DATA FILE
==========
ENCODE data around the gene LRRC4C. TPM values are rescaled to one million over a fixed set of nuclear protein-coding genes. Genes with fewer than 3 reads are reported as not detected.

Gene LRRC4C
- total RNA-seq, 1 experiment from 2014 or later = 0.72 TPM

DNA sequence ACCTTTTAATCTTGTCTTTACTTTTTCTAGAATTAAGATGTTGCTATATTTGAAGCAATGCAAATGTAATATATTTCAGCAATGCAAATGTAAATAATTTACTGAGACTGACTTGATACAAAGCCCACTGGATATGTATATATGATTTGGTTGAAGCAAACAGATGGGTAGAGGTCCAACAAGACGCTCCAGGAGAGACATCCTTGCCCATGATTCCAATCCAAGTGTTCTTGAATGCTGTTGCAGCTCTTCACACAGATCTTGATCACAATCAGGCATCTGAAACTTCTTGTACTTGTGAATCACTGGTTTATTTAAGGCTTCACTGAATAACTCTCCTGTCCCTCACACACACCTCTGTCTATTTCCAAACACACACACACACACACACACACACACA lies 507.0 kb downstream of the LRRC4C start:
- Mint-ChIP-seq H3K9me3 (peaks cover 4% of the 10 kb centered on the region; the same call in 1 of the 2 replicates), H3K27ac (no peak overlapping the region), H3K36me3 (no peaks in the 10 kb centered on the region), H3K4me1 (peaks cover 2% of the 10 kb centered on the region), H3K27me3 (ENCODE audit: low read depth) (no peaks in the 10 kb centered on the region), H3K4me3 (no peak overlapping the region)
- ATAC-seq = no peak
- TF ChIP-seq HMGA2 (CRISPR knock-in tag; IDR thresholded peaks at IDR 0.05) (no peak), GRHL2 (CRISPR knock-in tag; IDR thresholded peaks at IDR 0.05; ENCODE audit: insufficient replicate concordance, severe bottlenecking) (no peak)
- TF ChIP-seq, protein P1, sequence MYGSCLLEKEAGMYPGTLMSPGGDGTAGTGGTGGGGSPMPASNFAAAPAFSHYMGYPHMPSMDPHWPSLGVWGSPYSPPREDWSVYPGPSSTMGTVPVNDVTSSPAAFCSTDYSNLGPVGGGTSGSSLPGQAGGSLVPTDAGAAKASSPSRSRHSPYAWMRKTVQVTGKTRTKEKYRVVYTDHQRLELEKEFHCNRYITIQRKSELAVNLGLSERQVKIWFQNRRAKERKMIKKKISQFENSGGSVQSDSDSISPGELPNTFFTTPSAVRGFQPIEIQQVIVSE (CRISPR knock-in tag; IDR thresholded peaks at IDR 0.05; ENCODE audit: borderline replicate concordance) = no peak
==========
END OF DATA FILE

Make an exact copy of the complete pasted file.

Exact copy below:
ENCODE data around the gene LRRC4C. TPM values are rescaled to one million over a fixed set of nuclear protein-coding genes. Genes with fewer than 3 reads are reported as not detected.

Gene LRRC4C
- total RNA-seq, 1 experiment from 2014 or later = 0.72 TPM

DNA sequence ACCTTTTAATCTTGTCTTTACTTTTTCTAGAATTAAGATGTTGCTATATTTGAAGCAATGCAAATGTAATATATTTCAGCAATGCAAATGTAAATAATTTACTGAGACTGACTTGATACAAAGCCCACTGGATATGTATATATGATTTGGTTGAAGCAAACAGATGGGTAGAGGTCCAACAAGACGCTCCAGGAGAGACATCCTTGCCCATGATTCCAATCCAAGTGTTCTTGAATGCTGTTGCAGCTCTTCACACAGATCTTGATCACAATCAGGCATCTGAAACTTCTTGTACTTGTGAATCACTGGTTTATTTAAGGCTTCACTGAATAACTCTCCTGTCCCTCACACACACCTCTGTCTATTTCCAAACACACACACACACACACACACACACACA lies 507.0 kb downstream of the LRRC4C start:
- Mint-ChIP-seq H3K9me3 (peaks cover 4% of the 10 kb centered on the region; the same call in 1 of the 2 replicates), H3K27ac (no peak overlapping the region), H3K36me3 (no peaks in the 10 kb centered on the region), H3K4me1 (peaks cover 2% of the 10 kb centered on the region), H3K27me3 (ENCODE audit: low read depth) (no peaks in the 10 kb centered on the region), H3K4me3 (no peak overlapping the region)
- ATAC-seq = no peak
- TF ChIP-seq HMGA2 (CRISPR knock-in tag; IDR thresholded peaks at IDR 0.05) (no peak), GRHL2 (CRISPR knock-in tag; IDR thresholded peaks at IDR 0.05; ENCODE audit: insufficient replicate concordance, severe bottlenecking) (no peak)
- TF ChIP-seq, protein P1, sequence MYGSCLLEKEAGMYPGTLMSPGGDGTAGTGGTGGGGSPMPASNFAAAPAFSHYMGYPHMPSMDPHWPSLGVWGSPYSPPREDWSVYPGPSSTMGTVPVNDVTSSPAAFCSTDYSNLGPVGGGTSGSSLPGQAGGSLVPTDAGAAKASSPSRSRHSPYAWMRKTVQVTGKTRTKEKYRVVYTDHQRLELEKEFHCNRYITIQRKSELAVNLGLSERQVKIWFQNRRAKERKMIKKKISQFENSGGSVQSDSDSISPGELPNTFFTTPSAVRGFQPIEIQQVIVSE (CRISPR knock-in tag; IDR thresholded peaks at IDR 0.05; ENCODE audit: borderline replicate concordance) = no peak